The smell of roses and even coffee is usually quite enjoyable but what I am smelling lately in the homebuilding industry is something far less pleasant.  And we all need to take a deep breath of that reality and let it sink in so that we fully appreciate the implications if we are to survive and prosper in the future.  And that reality is the possible demise of the smaller, local production homebuilder who may well be forced into a permanent niche as an even smaller custom builder and remodeler. 

When I started in this business the homebuilding industry in this country was totally localized and smaller local builders dominated.  By the 1970s, the larger and more successful local builders expanded regionally and then, both through growth, merger and acquisition, the “nationals” came into being.  In recent times, aided by the downturn of the last decade, these industry giants have grown to the point that within the next couple of years they will account for over 50% of all new single family homes built in the U.S.A. and that is in addition to their overwhelming share of the multi-family for-sale segment.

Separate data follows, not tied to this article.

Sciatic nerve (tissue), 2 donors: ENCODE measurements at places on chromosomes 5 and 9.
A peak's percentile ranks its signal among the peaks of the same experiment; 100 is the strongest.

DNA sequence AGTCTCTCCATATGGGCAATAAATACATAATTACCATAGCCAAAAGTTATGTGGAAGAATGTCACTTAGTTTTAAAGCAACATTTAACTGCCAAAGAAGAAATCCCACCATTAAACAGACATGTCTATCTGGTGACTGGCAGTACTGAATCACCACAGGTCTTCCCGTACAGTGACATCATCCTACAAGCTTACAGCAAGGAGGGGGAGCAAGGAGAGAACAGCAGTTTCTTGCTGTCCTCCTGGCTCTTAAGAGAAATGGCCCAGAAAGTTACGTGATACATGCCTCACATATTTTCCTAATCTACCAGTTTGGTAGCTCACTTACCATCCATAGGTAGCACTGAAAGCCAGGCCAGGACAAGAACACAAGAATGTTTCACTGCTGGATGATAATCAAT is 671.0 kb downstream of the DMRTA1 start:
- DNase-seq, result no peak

My uncle was one of those smaller local builders in the 1950s, 1960s and 1970s operating in the Chicago area and producing 30 to 50 new homes per year on in-fill sites.  He was quite satisfied to continue with that operation as vacant lots were plentiful and construction financing readily available and he made a comfortable living.  

Certainly conditions have changed – improved vacant homesites are scarce or non-existent in most locales and almost all of the choicest sites have been picked up by the nationals. Prices of land suitable for development are rising almost beyond reason and A & D financing often still remains elusive for smaller builders.  Competition is fierce with the “nationals” typically often enjoying price advantages due to economies of scale and national contracts providing cost savings and also from economies of scale in marketing. 

Instead of just rolling over and playing dead, however, I believe that there still substantial opportunities for smaller local builders to prosper in every market if they will make the commitment to properly research and analyze their markets and create a strategy for success!  That strategy will identify realistic opportunities in the market and provide a step by step program for implementation and success.  Continue reading